I wonder how many people will buy presents that incorporate some kind of MEMS device this season. There are a lot of choices out there. At the recent MEMS Congress in San Diego, keynote speaker Philippe Khan of Borland fame noted that the Apple iPhone and Nintendo Wii have brought MEMS into the mainstream. His current company, Fullpower (www.fullpower.com), seems all set to take advantage of the rapidly growing MEMS sensor market with its Fullpower Inference Engine.
So where else will MEMS appear this year? How about a pedometer, like the Omron HJ-150 (Fig. 1)? At last year’s Consumer Electronics Show, one of my editorial colleagues amused me by showing me a pedometer displaying the number of steps he had taken walking the aisles of the Las Vegas Convention Center and myriad other venues.
My wife got one as a gift last Christmas too—not from me, of course. I would never make that mistake. But I think I’ll borrow it to track my steps at this year’s CES. The wireless game controller for Sony’s PlayStation 3 has MEMS accelerometers inside. I’ll have to admit, I was disappointed when I tried to play Formula One Championship Edition on the PS3 and it did not respond to the controller’s movements. I wonder if future versions of the game will account for the controller’s motion. It seems like a more natural way to play a car racing game.
Other gifts could include tablet PCs, ultra-mobile PCs, cell phones, heart-rate monitors, and cars—tires too, if they have tirepressure sensors built in. So, MEMS manufacturers should have a great holiday season. But this is only the tip of the iceberg.
Mems In The Money
According to projections by Jeremie Bouchaud of Wicht Technologie Consulting (WTC) in Munich, Germany, the industry is poised for a 11% compound annual growth rate for the next few years, growing from $7 billion in 2006 to $11.5 billion in 2011.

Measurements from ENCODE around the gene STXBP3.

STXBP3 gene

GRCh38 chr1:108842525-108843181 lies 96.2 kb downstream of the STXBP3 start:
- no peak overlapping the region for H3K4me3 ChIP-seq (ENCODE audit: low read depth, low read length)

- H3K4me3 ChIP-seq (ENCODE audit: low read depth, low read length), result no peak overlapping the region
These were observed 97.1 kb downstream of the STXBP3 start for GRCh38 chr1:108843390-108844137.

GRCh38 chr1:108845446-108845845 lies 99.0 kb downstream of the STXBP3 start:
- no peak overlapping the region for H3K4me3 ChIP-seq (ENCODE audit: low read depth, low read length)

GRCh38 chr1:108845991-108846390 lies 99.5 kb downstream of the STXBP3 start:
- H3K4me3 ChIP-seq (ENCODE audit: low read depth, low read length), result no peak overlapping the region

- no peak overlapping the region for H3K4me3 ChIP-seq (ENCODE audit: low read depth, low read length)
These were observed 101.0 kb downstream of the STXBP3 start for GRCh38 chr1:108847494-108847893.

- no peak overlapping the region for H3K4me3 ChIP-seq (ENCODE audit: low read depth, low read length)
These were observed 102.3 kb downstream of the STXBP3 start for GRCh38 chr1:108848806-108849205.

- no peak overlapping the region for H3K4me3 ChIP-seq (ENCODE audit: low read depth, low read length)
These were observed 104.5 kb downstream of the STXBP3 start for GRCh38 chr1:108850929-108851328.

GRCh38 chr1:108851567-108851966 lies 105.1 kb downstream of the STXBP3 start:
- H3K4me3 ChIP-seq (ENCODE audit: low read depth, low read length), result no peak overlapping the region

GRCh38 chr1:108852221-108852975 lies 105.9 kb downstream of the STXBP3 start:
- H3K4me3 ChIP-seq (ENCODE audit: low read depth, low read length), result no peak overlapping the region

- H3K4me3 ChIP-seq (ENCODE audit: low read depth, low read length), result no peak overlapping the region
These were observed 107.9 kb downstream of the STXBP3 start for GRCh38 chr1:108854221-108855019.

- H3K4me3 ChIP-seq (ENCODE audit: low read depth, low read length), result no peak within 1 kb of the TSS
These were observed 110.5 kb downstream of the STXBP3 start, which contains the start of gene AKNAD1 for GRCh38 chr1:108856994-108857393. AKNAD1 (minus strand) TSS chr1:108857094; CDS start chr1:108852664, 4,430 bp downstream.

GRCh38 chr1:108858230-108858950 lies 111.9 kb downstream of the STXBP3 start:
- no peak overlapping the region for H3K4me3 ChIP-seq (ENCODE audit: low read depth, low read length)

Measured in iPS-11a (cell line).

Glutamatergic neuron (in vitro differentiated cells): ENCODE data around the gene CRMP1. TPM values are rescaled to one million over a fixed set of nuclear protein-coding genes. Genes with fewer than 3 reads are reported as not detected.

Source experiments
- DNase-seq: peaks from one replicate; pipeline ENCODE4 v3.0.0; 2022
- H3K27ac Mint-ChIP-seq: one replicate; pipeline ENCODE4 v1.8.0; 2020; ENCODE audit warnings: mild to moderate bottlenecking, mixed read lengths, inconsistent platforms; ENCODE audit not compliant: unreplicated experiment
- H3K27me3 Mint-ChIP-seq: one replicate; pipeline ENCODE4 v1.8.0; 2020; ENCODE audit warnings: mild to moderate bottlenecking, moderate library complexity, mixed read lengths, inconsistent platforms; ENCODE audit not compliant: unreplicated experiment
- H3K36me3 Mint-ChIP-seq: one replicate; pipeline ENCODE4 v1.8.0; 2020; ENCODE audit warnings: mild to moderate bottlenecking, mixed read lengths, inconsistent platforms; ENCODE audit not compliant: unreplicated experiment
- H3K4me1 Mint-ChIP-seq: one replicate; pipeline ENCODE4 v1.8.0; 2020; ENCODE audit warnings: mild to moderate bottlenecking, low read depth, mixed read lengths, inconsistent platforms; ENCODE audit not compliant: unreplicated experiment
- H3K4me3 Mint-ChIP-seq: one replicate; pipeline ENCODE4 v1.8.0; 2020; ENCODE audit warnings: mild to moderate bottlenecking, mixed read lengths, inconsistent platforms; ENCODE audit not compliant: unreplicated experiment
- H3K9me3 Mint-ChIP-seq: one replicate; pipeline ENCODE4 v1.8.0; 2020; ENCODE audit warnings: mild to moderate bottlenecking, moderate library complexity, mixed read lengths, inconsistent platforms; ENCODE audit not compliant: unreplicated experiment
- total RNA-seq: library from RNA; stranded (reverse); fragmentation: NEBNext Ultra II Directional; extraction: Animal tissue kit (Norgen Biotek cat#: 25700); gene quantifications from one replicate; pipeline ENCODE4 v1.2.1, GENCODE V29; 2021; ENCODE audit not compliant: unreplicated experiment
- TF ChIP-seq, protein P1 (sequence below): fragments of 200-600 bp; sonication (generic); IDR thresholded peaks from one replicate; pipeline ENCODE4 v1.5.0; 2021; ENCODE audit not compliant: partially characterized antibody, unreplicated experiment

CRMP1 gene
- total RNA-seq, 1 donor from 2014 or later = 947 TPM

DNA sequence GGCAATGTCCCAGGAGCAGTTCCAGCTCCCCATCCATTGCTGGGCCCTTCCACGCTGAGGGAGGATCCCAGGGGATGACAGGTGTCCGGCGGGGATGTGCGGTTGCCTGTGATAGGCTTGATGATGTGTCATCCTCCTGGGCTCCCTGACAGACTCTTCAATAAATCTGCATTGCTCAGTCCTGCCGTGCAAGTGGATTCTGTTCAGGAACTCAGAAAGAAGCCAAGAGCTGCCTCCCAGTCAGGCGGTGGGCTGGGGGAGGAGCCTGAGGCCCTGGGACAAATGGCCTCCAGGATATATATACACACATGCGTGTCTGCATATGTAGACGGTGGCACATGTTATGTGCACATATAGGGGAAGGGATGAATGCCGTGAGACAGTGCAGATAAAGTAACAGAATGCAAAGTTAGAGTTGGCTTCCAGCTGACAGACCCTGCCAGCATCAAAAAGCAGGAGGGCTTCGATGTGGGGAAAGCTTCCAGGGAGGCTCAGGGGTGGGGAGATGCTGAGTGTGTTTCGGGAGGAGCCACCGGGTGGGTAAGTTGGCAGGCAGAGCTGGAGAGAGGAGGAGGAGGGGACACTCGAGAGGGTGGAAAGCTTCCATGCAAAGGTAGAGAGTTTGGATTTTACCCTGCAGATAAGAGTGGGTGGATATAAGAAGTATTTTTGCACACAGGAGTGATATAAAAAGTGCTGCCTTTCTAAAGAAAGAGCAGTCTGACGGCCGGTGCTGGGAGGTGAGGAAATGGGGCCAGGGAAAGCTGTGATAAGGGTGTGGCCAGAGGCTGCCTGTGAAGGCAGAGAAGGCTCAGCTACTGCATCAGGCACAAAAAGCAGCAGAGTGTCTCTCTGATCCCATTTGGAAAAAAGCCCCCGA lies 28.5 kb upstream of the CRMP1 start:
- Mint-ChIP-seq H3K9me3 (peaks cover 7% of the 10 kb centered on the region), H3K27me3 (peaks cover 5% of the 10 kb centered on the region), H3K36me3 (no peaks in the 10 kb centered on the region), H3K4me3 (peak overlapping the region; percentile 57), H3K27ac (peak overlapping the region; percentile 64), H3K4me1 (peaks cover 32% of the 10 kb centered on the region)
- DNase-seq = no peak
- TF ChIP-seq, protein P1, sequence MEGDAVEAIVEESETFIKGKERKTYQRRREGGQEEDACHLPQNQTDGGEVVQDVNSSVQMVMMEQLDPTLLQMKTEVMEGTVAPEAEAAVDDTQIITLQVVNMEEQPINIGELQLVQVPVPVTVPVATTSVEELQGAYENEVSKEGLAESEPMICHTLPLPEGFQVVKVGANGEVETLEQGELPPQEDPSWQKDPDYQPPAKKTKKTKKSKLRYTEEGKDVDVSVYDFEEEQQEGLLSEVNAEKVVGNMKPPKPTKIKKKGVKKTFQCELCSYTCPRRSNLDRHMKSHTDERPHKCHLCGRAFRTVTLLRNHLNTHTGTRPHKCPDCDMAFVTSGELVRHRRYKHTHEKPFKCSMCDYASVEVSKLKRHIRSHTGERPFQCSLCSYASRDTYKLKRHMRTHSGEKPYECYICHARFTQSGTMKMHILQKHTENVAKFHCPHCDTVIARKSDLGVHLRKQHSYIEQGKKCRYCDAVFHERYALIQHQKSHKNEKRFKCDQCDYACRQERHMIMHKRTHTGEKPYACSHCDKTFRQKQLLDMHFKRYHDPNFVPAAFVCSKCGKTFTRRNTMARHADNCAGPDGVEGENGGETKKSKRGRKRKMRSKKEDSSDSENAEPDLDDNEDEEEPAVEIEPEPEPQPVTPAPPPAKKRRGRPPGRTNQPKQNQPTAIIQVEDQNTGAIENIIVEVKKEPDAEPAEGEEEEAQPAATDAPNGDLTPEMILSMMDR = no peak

The top MEMS manufacturer by revenue was Texas Instruments by a wide margin. So how about a 50-in. DLP rear-projection HDTV for the holidays? You wouldn’t be alone.
Or how about a new inkjet printer under the tree? According to WTC, inkjet printers had more than 30% market share in 2006, with Hewlett-Packard and Canon benefitting, placing them second and third behind TI in MEMS revenue. Lexmark and Seiko Epson weren’t far behind.
Microphones are a big deal, too. I spoke with Ken Gabriel, chairman and CEO of Akustica (www.akustica.com), at the MEMS Congress. The company makes MEMS microphones with either analog or digital output that can be found on notebook computers and cell phones—also nice presents. And the Akustica microphones are very small, just 1 by 1 mm.
Maybe not this holiday season, but next year you’ll probably find MEMS tunable digital capacitors popping up in cell phones courtesy of WiSpry (www.wispry.com). Russ Garcia, WiSpry’s president and CEO, says the company’s tunable capacitors will eliminate hand-tuning in handsets.
With these devices, tuning can be done on the fly, based on indexing tables. The device is 3 by 3 mm now, but it may get even smaller next year. This innovative MEMS device promises improved transmission in cell phones as well as longer battery life.
Saving Lives, Too
It probably isn’t on any Christmas lists this year. But another compelling MEMS product is an insulin pump from a Swiss company called Debiotech (www.debiotech.com). President and CEO Frederic Neftel offered some astonishing figures about diabetes, which will affect about 60 million people in the United States in the not too distant future, suggesting a large market for a new technology.
Earlier this year, Debiotech announced a strategic cooperation agreement with STMicroelectronics aimed at manufacturing and delivering to the market a miniaturized insulin-delivery pump. Relying on microfluidic MEMS technology, the Nanopump is a breakthrough concept that allows a tiny pump to be mounted on a disposable skin patch to provide continuous insulin infusion (Fig. 2). Since it takes advantage of a MEMS device, the Nanopump is about a quarter the size of existing pumps. And, it can provide precise control of insulin doses.
Happy holidays to you and yours!